The X-Men films are our last connection to the superhero films of the early 2000s. The films weren’t particularly great, with the series hitting a low point beginning with X-Men: The Last Stand and being followed with the absolutely awful X-Men Origins: Wolverine. Whatever good the first two movies had done, disappeared, and no one could understand why 20th Century Fox just didn’t reboot the franchise.
I never liked Captain America growing up. Always found him boring and a bit of a square, basically, I felt that he was just a way for America to show off their patriotism, and to compete with Superman for being the moral compass of their comics. I mean, the guy’s wearing the American flag on his chest. However, my opinion on Captain America changed after I watched Captain America: The First Avenger.
Captain America’s first entry in the Marvel Cinematic Universe turned out to be the Marvel’s best Phase One movie but also turned out to be my favourite Marvel movie. It was just a great movie from to start to finish; filled with with great character moments, a lot of heart, and is the only marvel film to earn it’s love story.
After The Avengers, Marvel raised the bar from what we can expect from comic book films in the future. This has obviously added pressure on Marvel’s stand alone films, who have to now meet those high standards set by The Avengers and provide an entertaining film with a captivating plot and character moments. Thor: The Dark World, brings the action and its fun characters but when characters are just going through the motion of the plot, there is only so much fun that is to be had.
Sequels are always tough. Not only do you have to create a film that is a follow up to the original but it has to have it’s own identity. It will always be compared to the original and even the most die hard of fans will scrutinize it. No one fucks with the original, a phrase echoed by fanboys through the years. Kick-Ass 2 is envious of the original film. It wants to live up to the original so bad you can sense its eagerness to do so. This causes the film to loose it’s heart, wit and joyful energy that the original has become synonymous with.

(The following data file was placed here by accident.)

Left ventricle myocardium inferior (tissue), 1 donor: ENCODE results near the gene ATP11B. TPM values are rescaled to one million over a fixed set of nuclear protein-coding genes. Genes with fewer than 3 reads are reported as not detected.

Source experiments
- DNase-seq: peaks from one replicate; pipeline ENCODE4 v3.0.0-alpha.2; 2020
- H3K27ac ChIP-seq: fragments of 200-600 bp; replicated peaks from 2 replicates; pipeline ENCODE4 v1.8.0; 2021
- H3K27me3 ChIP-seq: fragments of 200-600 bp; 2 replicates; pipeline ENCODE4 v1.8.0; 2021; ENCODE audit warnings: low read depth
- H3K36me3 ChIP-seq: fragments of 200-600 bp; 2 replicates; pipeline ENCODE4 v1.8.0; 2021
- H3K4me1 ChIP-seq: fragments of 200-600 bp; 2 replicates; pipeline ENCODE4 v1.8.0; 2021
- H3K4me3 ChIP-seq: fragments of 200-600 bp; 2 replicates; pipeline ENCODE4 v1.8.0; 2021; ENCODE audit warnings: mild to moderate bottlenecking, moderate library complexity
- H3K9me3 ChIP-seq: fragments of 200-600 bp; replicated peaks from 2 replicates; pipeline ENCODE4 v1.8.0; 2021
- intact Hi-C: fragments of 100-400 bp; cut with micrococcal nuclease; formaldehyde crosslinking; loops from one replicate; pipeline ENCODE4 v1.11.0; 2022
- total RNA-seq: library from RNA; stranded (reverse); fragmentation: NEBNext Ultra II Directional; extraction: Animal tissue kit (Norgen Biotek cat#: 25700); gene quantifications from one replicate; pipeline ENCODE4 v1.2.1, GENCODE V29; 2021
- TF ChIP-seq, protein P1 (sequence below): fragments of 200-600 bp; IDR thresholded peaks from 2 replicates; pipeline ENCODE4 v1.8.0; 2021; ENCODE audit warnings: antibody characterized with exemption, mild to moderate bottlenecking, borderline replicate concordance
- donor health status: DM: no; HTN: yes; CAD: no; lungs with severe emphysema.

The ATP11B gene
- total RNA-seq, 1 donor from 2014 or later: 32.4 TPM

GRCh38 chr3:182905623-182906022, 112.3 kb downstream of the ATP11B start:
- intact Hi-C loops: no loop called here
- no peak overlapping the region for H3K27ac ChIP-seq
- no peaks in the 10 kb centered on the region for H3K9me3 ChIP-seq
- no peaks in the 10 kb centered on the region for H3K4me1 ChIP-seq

A film like Dredd is an easy one to ignore. On the surface it looks like a cheesy B-movie, whose action and excessive gore would bore you half way through but Dredd is more than just that. It is a character study about a man who is fueled by violence. Dredd is a gritty B-movie filled with dead pan humour, self-satire and enough blood and gore satisfy your bloodlust.
The long anticipated Superman reboot, Man of Steel, is here and it’s amazing. Directed by Zack Snyder, produced by Christopher Nolan, and scripted by David Goyer, Man of Steel is a brilliant revival of a classic and beloved character. Superman has always been portrayed as a truly good hero almost to the point where directors have ignored his internal struggles. I love the old Donner films but it was time for Superman to lose the red underwear and stop saving cats from trees. Even the recent Brian Singer film, Superman Returns, stayed to close to the older films never bothering to re-imagine Superman for modern audiences, which was one of the main reasons it failed to connect with many people.